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Jul 2006
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from The Post and Courier (US) / by Bill Thompson

Expect to see a lot more of young French actress Marion Cotillard (Tim Burton’s “Big Fish”) in the near future, what with two high-profile projects en route to our shores.

First she stars as the legendary chanteuse Edith Piaf in Oliver Dahan’s “La Vie En Rose,” followed by the lead in Ridley Scott’s just-finished “A Good Year,” based on novelist (and nonfiction writer) Peter Mayle’s tale of Provence.

Cotillard, 30, stars in the latter as the owner of a restaurant who draws the attention of British expatriate Max Skinner (Russell Crowe).

Established French stars Audrey Tautou, Eva Green and Emmanuelle Beart could be looking over their collective shoulders at the new competition, provided Cotillard doesn’t chuck the whole movie business to make her part-time work for Greenpeace a full-time endeavor.

Jul 2006
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Welcome to my little tribute page for Marion Cotillard. I’m very excited about her at the moment. I’ll keep this page really small – she has such a huge body of work that I couldn’t possibly keep up with it on a large scale. Feedback and contributions etc is very welcome! There’s still a little problem with my site host. Until then – no gallery. But it shouldn’t take too long and you’ll be able to enjoy pictures of Marion Cotillard as well!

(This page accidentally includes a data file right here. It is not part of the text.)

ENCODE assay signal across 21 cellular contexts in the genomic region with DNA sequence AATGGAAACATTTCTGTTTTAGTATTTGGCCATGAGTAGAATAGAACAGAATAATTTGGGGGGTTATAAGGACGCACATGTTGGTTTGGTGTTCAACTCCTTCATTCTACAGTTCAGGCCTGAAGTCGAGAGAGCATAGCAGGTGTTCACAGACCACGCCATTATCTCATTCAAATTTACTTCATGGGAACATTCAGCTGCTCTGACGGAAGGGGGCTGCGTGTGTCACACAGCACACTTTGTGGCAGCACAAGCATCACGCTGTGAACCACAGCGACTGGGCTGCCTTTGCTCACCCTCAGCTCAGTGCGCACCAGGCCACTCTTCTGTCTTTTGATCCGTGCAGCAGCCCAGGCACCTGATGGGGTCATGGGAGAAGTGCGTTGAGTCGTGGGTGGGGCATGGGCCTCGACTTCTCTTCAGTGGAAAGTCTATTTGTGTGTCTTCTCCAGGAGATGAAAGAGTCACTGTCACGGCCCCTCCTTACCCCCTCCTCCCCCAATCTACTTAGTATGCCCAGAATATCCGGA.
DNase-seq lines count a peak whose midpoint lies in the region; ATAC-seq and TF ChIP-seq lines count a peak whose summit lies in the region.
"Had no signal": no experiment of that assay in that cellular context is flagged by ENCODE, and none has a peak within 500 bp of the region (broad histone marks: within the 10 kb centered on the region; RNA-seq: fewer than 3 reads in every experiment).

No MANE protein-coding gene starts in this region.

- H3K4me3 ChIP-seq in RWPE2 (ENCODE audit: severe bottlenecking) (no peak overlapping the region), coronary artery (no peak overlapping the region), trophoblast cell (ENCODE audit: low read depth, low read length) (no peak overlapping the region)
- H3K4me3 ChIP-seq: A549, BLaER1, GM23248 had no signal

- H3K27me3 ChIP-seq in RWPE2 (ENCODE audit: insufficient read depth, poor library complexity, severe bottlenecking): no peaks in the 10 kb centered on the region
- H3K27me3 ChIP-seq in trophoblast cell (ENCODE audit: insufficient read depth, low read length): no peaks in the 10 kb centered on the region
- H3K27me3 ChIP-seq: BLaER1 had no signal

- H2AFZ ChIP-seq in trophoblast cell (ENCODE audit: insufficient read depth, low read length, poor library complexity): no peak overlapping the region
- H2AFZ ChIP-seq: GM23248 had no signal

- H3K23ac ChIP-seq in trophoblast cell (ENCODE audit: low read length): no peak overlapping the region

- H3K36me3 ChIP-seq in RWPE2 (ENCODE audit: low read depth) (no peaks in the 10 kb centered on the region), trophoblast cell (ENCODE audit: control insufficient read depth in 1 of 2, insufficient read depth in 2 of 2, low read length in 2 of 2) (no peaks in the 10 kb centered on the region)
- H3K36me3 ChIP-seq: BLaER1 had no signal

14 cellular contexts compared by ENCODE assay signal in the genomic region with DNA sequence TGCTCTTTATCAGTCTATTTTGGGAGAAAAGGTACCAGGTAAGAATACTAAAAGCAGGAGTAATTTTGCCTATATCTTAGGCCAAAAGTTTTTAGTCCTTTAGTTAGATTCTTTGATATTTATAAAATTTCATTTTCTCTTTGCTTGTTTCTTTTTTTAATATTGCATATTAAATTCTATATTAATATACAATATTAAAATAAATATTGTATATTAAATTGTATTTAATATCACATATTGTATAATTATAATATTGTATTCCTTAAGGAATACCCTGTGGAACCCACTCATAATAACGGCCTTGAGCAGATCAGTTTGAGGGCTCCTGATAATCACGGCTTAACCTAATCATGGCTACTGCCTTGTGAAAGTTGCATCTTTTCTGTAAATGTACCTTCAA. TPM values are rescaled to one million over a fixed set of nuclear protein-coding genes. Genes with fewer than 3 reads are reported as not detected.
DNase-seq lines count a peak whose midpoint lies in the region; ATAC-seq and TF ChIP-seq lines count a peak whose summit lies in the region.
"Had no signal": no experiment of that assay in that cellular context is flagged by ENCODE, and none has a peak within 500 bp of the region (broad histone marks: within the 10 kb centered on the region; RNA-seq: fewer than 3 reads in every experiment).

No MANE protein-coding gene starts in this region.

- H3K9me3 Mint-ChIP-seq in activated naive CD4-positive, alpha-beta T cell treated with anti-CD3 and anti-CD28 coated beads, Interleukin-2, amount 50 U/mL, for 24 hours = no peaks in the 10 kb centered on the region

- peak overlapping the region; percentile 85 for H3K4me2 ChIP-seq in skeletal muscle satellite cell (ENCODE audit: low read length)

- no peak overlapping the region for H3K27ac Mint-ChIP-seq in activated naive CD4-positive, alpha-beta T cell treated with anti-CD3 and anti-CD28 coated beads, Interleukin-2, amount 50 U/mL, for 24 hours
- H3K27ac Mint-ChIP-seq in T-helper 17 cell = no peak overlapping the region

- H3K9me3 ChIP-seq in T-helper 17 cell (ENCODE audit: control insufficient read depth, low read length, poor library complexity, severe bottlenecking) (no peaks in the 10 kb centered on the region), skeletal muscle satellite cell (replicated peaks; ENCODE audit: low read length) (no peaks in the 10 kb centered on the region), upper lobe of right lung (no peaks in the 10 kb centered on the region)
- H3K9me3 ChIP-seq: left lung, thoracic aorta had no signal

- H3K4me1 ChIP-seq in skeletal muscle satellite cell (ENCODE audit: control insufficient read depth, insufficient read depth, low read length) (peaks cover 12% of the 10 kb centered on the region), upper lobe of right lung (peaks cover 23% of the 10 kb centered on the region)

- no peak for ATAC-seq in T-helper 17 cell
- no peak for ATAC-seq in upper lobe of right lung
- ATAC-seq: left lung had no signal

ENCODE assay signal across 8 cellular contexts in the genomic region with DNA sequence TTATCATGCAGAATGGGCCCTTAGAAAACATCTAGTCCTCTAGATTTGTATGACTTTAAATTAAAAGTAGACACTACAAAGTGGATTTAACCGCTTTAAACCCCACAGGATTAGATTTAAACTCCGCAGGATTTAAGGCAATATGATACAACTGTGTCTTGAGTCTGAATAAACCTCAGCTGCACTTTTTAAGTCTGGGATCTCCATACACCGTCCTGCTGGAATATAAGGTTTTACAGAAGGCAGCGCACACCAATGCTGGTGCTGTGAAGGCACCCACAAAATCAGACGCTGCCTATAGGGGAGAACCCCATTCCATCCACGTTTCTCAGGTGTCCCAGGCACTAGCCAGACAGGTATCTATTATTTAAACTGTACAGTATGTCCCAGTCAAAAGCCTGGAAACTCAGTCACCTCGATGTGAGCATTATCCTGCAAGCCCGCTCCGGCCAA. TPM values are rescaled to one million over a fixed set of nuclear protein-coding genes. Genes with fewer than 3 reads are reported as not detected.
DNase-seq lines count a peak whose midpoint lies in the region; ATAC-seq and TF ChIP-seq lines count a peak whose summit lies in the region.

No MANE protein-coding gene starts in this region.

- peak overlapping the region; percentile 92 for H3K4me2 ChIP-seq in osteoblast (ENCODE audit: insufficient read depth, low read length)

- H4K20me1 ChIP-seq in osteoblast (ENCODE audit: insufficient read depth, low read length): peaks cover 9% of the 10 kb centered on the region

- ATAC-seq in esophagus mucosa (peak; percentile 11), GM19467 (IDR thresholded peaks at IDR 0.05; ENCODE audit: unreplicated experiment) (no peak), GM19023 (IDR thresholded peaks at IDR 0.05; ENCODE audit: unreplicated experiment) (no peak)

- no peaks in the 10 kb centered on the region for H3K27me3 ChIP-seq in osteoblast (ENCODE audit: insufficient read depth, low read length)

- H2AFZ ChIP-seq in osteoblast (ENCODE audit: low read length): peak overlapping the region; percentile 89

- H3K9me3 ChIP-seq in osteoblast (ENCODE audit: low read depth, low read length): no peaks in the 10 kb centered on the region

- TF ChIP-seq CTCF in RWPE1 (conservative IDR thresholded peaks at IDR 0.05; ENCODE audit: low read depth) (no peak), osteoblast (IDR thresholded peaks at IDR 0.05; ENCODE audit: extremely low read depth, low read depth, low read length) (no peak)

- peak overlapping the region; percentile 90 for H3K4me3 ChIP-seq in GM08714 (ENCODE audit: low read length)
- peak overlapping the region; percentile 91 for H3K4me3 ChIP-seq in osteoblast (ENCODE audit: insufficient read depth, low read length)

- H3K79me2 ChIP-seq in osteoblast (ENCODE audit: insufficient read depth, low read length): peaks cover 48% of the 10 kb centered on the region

Jul 2006
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According to CinemaPassion.Com Marion Cotillard will star in Guillaume Nicloux’s next film ‘La Clé‘. It will be the final piece of a trilogy that include ‘A Private Affair‘ (Une affaire privée), which also starred Marion Cotillard, and ‘Hanging Offense‘ (Cette femme-là). Emma de Caunes, Guillaume Canet, Thierry Lhermitte, Josiane Balasko and Jean Rochefort are also part of the cast. The story follows a young man who starts a search for his father who disappeared. On his quest he encounters numerous characters.